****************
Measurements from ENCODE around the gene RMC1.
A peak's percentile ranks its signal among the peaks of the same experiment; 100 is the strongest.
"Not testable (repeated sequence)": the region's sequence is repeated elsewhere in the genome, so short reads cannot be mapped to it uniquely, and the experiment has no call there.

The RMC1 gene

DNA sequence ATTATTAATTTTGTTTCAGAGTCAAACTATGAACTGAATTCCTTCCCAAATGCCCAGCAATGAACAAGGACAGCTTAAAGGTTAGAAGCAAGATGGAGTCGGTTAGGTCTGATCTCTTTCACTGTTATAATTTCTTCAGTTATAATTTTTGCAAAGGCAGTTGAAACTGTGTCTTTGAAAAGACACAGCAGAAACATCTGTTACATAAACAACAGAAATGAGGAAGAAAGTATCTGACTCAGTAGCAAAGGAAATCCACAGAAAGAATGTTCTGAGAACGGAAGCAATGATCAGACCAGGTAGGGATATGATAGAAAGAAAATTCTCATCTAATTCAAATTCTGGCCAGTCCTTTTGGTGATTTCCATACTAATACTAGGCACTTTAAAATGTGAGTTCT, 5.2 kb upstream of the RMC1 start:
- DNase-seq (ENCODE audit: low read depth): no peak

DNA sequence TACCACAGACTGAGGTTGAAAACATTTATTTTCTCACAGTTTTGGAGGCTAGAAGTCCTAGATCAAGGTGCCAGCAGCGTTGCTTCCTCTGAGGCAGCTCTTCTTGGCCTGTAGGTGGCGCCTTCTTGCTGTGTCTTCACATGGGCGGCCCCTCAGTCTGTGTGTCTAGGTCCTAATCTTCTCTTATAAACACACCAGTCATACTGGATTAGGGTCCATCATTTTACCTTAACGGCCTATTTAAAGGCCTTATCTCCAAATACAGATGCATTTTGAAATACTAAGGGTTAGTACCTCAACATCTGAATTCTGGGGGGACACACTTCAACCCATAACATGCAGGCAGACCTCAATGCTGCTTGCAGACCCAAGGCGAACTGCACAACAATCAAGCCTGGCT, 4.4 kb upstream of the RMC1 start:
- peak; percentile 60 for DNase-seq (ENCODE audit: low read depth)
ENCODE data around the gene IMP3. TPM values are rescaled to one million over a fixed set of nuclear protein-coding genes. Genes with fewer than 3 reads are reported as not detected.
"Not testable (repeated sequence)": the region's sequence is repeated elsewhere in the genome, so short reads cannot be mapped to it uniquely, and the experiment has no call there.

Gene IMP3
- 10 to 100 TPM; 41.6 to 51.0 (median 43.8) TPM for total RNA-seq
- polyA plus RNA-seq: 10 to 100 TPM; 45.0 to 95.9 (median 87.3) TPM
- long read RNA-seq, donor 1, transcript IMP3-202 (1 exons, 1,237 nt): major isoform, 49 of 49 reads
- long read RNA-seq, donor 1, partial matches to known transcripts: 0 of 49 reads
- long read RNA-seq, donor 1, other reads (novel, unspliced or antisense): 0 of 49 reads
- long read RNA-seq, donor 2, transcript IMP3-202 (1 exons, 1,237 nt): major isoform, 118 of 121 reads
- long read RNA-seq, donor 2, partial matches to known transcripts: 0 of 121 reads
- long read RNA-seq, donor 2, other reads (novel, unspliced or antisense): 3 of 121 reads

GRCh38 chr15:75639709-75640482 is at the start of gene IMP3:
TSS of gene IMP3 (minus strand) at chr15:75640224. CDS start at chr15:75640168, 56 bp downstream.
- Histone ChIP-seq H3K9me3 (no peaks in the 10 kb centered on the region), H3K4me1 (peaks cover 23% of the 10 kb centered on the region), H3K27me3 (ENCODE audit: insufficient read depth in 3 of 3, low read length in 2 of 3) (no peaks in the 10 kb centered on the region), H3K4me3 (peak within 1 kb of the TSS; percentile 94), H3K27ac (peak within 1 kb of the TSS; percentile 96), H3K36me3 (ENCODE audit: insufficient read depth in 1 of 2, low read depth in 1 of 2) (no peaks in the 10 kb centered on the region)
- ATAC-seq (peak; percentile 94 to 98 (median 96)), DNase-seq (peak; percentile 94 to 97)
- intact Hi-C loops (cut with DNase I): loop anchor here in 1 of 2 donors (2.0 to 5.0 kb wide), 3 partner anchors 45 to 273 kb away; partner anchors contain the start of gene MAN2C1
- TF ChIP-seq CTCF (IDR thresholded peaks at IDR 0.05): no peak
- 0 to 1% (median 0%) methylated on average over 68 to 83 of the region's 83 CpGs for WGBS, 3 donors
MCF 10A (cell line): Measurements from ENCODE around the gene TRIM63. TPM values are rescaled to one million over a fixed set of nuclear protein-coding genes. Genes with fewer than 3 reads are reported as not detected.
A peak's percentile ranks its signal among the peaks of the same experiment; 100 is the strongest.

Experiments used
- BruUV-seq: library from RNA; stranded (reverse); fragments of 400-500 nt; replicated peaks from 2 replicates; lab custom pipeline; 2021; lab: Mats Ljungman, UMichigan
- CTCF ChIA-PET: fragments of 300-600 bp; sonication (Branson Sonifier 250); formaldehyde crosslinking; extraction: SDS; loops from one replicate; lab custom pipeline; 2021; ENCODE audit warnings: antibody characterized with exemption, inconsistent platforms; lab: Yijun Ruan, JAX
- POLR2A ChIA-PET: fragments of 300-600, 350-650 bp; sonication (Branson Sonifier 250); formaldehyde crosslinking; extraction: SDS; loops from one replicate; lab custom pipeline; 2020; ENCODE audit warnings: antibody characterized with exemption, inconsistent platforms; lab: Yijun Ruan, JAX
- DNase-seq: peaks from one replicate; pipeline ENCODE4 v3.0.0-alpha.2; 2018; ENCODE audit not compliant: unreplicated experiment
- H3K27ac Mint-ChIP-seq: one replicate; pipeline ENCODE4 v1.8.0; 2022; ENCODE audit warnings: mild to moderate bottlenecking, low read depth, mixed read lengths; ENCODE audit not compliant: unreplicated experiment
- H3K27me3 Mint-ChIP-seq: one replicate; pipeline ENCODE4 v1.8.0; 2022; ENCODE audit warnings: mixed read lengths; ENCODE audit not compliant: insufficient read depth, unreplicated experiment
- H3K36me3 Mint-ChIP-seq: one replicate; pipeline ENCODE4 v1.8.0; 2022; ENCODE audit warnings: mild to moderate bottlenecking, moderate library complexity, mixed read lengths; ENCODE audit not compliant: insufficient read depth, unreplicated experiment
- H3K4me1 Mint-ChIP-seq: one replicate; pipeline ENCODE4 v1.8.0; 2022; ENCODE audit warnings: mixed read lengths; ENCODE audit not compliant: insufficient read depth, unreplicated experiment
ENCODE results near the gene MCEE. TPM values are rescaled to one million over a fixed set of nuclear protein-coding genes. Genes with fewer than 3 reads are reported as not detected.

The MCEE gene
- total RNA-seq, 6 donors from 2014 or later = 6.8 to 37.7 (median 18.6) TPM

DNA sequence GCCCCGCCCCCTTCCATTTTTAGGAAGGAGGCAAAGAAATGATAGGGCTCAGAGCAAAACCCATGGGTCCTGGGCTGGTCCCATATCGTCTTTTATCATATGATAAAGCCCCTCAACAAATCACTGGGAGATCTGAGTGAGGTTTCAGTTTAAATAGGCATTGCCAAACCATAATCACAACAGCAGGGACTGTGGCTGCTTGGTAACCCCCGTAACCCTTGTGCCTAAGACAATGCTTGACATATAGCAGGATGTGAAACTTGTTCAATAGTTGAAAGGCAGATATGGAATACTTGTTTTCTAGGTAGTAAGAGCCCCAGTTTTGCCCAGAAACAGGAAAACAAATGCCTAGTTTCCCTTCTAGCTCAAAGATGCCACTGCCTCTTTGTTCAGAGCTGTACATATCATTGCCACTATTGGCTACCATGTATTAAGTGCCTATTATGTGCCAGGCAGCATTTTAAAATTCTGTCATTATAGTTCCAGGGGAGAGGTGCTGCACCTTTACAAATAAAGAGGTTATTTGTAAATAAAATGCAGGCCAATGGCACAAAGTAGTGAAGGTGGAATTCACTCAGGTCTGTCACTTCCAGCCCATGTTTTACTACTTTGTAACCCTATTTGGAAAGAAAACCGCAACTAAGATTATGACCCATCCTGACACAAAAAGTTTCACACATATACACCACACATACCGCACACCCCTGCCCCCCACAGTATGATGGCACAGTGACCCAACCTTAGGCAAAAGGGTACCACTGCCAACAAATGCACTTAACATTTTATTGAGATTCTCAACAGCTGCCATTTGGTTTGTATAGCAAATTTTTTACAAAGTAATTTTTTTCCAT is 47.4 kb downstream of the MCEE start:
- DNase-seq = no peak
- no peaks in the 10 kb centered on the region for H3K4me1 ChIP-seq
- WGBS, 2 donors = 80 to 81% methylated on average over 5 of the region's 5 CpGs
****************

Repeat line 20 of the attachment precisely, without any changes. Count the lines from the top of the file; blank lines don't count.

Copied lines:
GRCh38 chr15:75639709-75640482 is at the start of gene IMP3: